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PIJAC: Petco's Cambridge Store Closure Predicts Troubling Trend for Industry


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The Pet Industry Joint Advisory Council (PIJAC)  says Massachusetts lawmakers should pay close attention to the projected closure of a Petco store in Cambridge, Mass. 

According to a letter addressed to customers, Petco plans to close its store on 119 First St. in Cambridge, Mass., which has been open for nearly 20 years, on Jan. 27, 2018, because of a law that was passed in August against sales of certain animals. 

The ordinance did not ban the sales of animals, but said they had to come from shelters or a rescue organization. While Petco does not sell cats or dogs in its stores, and it ceased the sale of rabbits in 2008, the company is “committed to supporting the human‐animal bond by making responsibly‐bred companion animals available to our customers,” according to the letter. 

“Most Petco stores also carry a carefully selected variety of fish, reptiles, small birds and small companion animals (such as hamsters and guinea pigs), all of which are typically much harder to find available for adoption,” the letter continued. 

“We understand that the decision to pass this ordinance was based on the opinions of a select few, and does not necessarily reflect the wishes or sentiments of the entire Cambridge community,” wrote Petco officials. However, once the ordinance goes into effect, it will make more than 25 percent of the space in the Cambridge store “non-operational and and significantly impact labor and payroll for the passionate Petco partners who work here,” according to the letter. 

“Petco’s decision to close its Cambridge store reflects the many warnings Petco, PIJAC and other industry organizations gave to the City of Cambridge that its shelter-only store model is not workable,” said Robert Likins, PIJAC vice president of government affairs. “Petco’s letter makes clear that the Cambridge ordinance that became law in August 2017 is the sole reason for the store’s closure at the end of 2018.”

The Cambridge ordinance banned nearly all non-rescue, non-shelter sales of live animals at pet stores.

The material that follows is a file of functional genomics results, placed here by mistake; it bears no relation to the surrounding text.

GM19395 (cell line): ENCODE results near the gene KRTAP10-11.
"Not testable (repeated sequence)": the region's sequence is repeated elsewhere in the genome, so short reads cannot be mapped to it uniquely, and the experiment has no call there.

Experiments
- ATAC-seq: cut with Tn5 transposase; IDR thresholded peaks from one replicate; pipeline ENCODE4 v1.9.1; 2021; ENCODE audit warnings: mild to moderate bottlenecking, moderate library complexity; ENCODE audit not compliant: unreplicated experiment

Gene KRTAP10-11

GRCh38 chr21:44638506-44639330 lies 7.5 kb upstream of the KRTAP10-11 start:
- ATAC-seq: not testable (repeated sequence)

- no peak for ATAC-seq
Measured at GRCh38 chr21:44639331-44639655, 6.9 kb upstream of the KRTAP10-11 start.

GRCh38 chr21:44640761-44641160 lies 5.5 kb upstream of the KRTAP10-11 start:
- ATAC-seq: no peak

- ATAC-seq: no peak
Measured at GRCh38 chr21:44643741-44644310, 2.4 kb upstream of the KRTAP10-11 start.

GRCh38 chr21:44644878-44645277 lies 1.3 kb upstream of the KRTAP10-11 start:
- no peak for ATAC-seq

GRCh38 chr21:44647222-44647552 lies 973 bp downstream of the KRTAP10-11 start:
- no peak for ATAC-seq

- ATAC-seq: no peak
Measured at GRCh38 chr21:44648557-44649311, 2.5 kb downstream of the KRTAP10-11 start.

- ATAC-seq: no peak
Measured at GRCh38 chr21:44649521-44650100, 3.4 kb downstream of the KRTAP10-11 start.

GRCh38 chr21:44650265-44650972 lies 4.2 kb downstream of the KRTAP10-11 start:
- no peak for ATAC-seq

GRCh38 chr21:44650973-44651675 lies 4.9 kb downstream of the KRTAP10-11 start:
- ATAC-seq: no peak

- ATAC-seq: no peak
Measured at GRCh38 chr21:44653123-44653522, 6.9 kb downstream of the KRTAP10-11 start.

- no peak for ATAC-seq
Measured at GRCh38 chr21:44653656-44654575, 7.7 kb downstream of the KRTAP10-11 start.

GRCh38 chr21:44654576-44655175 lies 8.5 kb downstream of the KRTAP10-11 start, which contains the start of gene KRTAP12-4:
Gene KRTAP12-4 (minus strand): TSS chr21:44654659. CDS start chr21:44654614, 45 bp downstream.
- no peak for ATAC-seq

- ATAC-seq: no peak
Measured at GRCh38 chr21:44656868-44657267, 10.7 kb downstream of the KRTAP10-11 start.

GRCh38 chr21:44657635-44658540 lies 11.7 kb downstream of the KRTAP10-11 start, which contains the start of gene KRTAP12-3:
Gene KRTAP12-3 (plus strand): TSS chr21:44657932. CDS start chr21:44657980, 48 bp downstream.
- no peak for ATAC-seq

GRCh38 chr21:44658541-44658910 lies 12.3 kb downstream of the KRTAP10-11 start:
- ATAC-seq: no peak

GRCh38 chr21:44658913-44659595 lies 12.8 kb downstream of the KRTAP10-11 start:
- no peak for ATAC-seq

Cambridge Vice-Mayor Marc McGovern told state lawmakers in October that despite the ban, he expected Petco to expand operations in the city. McGovern was testifying in favor of Senate Bill 1155 and HB 1080, and against HB 3212.

“State lawmakers should take this closure very seriously,” said Likins. “While Petco may have been planning to expand prior to the City Council’s decision, the new regulations apparently made that impossible. We believe that the Vice-Mayor was unaware of Petco’s decision, which was announced just last week, but it proves the industry’s warnings to be accurate.”

In addition to his statement about Petco, Vice-Mayor McGovern told lawmakers that Cambridge’s shelters can provide for the needs of Cambridge’s pet lovers. Likins said shelter website monitoring by PIJAC throughout 2016 “showed that there are not enough shelter animals statewide to meet the demands of Cambridge residents who desire to responsibly own a pet.” 

SB 1155 and HB 3212 have both passed the Joint Committee. Likins said PIJAC continues to urge lawmakers to adopt HB 3212 and to reject SB 1155. “HB 3212 holds breeders, stores, shelters and rescues accountable while ensuring pet lovers have access to the healthy pet that meets their needs,” said Likins. “This contrasts sharply with SB 1155, which is overly burdensome, risks closing some of America’s best pet stores, and fails to provide appropriate oversight of shelters and rescues.

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